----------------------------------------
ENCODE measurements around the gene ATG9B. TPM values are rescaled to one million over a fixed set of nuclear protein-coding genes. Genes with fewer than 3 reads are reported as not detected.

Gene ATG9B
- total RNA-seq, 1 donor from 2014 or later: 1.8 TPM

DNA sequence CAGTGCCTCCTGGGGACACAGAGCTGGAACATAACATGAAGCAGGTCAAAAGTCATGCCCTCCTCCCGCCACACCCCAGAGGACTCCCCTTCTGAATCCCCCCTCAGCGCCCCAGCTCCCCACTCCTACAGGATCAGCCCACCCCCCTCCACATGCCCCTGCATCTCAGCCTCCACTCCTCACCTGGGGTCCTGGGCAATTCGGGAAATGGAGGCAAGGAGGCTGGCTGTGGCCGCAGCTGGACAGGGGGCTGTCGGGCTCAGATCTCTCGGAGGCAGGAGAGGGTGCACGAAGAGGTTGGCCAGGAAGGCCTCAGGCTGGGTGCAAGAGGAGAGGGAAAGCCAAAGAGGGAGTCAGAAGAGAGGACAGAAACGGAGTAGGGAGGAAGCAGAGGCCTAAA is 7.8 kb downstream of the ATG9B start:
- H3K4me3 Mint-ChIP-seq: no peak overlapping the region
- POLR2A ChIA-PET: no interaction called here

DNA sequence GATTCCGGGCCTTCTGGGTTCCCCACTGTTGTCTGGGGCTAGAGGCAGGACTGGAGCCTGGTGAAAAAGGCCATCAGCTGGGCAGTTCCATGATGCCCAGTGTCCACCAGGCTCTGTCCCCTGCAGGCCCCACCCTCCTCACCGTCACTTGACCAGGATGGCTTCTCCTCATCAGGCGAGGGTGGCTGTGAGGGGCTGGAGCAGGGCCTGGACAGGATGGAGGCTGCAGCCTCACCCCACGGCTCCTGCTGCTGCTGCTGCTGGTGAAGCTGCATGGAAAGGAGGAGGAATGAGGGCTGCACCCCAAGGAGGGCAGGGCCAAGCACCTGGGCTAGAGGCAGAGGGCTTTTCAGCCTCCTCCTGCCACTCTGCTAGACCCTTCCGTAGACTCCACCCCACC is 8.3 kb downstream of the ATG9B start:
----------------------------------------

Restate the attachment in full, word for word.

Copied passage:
ENCODE measurements around the gene ATG9B. TPM values are rescaled to one million over a fixed set of nuclear protein-coding genes. Genes with fewer than 3 reads are reported as not detected.

Gene ATG9B
- total RNA-seq, 1 donor from 2014 or later: 1.8 TPM

DNA sequence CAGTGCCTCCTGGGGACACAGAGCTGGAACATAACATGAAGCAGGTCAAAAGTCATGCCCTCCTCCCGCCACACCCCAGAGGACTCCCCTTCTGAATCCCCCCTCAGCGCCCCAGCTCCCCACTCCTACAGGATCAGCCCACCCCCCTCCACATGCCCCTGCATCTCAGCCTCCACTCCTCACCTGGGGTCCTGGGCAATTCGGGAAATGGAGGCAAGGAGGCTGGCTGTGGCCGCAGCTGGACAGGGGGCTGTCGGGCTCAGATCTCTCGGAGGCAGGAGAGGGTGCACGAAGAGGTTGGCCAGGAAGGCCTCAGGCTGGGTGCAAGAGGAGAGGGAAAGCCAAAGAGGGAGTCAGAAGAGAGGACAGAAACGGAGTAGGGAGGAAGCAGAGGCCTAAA is 7.8 kb downstream of the ATG9B start:
- H3K4me3 Mint-ChIP-seq: no peak overlapping the region
- POLR2A ChIA-PET: no interaction called here

DNA sequence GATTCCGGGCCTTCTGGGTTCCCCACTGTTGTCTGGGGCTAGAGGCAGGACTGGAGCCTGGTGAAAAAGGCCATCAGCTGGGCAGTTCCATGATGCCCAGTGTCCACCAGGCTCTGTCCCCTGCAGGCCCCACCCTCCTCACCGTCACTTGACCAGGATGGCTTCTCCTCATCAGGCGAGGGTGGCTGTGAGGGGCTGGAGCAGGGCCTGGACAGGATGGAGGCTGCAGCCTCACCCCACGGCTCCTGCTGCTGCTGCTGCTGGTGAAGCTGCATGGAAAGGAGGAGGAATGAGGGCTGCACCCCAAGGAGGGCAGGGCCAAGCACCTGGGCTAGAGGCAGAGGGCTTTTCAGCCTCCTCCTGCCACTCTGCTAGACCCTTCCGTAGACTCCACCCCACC is 8.3 kb downstream of the ATG9B start: